Brian Law’s Clock No. 24

Brian Law’s Clock #24 is a wonderfully designed wooden clock with a gravity escapement that is fascinating to watch. This was my most challenging clock to build as of May 2016 because it required metal machining and CNC tool path tiling. Tiling was required because the clock frame was longer than the bed of my CNC router table. Fortunately, Vectric’s V-Carve Pro provided a way to accomplish the task.

Mr. Law’s design called for 1/4″ shafts turned to 1/16″ at the ends which are held into the frame using Acetyl bushings. That was his answer to minimizing friction. I used stainless steel and found that it work hardened during the turning process so I limitied my cuts to less than 0.005″ per pass. Despite this tedious process, I managed to ruin one of the parts because the thin shaft bent while turning. I managed to get through it but if I ever make another #24 clock, I will make the shafts using 1/8″ stainless steel held directly in the frame without bushings. The only exception would be the spool weight bearing shaft which I would leave 1/4″ supported by ball bearings.

Tiling First Step

My CNC router table is 26 inches square but the frame was 30″ tall. In order to accomplish this cut, I removed the end support bar from my Pilot Pro CNC giving me a way to pass a long piece through the Y axis. Notice the two indexing holes near the lower left of the work piece and the same hole spacing drilled through near the upper left. These index holes allowed me to accurately position the work piece by using wooden dowels drilled into the spoil board.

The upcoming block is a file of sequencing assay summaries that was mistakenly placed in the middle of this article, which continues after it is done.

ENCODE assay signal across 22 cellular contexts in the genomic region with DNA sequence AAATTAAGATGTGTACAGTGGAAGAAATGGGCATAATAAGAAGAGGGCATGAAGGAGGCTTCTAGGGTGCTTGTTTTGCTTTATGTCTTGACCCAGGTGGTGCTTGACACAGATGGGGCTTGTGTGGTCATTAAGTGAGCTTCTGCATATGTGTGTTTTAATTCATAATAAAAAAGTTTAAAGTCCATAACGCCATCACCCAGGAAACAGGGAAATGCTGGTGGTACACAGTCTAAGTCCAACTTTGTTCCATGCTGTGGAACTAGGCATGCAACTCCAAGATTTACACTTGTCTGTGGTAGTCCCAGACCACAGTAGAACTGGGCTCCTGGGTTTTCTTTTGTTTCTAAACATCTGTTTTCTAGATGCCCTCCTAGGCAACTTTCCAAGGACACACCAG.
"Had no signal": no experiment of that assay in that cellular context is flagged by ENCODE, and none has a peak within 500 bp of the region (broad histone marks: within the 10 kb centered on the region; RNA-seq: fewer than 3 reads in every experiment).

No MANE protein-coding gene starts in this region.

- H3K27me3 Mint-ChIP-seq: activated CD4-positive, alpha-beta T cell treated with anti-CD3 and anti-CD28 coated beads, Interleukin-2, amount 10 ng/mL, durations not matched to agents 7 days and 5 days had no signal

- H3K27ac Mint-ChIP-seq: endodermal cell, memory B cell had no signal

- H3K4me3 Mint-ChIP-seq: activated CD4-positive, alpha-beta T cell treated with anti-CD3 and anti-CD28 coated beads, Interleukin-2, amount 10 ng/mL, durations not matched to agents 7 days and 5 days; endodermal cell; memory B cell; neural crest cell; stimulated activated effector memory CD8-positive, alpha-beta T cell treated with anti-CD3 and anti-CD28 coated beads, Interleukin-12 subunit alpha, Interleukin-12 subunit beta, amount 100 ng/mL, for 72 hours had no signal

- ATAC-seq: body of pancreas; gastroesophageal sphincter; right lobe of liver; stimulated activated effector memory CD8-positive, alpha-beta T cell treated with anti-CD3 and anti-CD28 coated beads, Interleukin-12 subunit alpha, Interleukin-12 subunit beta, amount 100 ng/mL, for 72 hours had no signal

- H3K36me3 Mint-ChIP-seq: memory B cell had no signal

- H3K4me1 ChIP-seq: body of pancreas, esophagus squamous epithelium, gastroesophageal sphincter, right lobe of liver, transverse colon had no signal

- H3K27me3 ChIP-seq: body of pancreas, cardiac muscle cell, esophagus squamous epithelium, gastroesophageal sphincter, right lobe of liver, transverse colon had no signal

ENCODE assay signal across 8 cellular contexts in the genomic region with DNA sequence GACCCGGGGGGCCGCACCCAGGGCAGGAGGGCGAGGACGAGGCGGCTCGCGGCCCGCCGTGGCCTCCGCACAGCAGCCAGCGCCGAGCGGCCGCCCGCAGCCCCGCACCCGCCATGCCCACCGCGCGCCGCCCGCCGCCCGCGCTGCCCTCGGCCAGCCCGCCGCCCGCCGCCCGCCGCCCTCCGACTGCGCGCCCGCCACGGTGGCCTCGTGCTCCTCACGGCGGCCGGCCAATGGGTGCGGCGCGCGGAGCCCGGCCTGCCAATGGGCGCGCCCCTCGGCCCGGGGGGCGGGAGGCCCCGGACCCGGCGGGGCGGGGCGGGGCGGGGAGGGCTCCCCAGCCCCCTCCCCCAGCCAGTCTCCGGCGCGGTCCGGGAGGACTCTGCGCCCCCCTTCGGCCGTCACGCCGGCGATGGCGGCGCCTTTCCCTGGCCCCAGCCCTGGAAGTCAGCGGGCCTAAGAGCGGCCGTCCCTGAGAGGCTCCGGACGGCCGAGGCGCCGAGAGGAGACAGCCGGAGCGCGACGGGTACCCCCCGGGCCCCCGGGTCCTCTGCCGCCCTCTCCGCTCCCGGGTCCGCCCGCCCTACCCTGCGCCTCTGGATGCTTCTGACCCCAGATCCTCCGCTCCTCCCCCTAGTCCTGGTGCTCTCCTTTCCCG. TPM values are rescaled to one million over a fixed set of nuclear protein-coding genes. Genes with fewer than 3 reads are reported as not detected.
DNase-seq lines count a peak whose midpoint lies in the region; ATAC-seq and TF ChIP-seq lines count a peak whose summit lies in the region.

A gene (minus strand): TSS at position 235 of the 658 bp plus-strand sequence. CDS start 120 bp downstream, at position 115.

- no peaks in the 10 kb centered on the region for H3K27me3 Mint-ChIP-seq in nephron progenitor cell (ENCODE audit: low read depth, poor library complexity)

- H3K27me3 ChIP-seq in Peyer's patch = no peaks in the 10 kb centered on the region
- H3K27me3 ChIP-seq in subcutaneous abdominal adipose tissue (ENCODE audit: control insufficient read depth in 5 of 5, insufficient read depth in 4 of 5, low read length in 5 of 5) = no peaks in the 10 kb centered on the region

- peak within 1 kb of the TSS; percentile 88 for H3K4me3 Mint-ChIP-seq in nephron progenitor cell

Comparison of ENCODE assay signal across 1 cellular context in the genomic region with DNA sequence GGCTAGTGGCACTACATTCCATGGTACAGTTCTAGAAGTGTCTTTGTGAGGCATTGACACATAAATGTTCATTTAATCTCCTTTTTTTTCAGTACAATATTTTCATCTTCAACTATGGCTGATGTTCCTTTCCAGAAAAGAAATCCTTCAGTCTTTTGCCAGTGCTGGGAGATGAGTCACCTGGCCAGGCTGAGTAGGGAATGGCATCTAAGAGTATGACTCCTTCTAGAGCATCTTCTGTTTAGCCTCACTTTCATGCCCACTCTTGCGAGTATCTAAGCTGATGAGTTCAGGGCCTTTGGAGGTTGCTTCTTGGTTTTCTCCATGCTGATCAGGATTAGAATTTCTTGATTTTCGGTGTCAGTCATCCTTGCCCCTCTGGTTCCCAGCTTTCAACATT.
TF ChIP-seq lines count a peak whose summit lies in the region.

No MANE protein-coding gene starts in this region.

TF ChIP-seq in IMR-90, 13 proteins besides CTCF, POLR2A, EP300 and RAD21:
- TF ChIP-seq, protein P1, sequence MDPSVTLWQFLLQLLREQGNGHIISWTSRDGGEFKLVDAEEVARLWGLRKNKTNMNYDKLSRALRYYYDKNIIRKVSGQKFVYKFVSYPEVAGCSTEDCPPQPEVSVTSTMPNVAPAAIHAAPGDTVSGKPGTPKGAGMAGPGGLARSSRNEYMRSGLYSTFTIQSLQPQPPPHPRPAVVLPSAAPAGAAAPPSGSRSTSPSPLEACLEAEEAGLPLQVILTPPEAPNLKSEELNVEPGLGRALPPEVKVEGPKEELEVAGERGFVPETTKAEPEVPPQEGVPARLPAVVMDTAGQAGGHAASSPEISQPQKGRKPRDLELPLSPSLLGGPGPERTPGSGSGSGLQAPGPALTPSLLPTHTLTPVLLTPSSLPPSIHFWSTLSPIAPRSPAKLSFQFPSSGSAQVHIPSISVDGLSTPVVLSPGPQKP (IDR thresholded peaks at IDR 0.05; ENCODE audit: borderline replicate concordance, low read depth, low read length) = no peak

Tiling Second Step

Vectric’s V-Carve Pro has a built in tiling feature making the process easy. Well, not exactly easy the first time but now that I’ve done it, it will be easier the next time. Notice that after the first tile was cut, the part was re-indexed by sliding the part along the Y axis.

Frame Parts

The frame front and back pieces successfully cut and ready to be parted from the waste.

Clock Face

In order to conserve material and give the clock face a neat look, I used a CAD program to design an octagon large enough to cut the clock face. This view shows the face after it was V-Carved and nearly cut from the blank.

Clock Parts

Clock parts machined, cut and sanded ready for assembly.

Brian Law's Clock 24

Assembled and ticking on 6 lbs. weight. This clock as designed will run about 15 hours on a wind. Click on the photo to see it in action.